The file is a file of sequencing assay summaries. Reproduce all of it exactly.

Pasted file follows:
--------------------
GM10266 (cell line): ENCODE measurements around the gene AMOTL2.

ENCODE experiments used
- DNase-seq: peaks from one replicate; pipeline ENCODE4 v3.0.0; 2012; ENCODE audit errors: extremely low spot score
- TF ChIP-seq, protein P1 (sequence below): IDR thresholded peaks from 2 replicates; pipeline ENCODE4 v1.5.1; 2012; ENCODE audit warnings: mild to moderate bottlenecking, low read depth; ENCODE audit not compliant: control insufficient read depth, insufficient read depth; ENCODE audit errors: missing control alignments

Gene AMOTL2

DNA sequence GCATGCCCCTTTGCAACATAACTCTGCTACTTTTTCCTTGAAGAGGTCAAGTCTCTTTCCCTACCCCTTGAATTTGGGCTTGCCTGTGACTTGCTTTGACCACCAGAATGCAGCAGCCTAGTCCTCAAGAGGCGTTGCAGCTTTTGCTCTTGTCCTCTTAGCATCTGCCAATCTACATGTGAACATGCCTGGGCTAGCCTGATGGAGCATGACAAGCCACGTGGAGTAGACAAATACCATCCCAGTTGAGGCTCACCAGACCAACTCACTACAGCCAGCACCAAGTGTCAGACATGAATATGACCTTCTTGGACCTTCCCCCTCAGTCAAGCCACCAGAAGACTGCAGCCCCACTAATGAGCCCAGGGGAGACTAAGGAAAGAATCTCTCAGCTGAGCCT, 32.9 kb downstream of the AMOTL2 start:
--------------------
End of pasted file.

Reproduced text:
GM10266 (cell line): ENCODE measurements around the gene AMOTL2.

ENCODE experiments used
- DNase-seq: peaks from one replicate; pipeline ENCODE4 v3.0.0; 2012; ENCODE audit errors: extremely low spot score
- TF ChIP-seq, protein P1 (sequence below): IDR thresholded peaks from 2 replicates; pipeline ENCODE4 v1.5.1; 2012; ENCODE audit warnings: mild to moderate bottlenecking, low read depth; ENCODE audit not compliant: control insufficient read depth, insufficient read depth; ENCODE audit errors: missing control alignments

Gene AMOTL2

DNA sequence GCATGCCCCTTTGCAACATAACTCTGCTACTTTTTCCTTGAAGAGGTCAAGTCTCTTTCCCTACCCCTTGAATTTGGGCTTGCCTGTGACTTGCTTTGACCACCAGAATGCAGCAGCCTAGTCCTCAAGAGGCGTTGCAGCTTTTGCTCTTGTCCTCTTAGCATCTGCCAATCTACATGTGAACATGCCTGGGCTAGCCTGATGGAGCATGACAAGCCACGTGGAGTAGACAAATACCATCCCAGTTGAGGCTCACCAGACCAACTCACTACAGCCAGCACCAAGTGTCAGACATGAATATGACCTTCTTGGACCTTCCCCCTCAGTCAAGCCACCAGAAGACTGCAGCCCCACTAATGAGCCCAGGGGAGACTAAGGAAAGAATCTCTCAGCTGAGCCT, 32.9 kb downstream of the AMOTL2 start: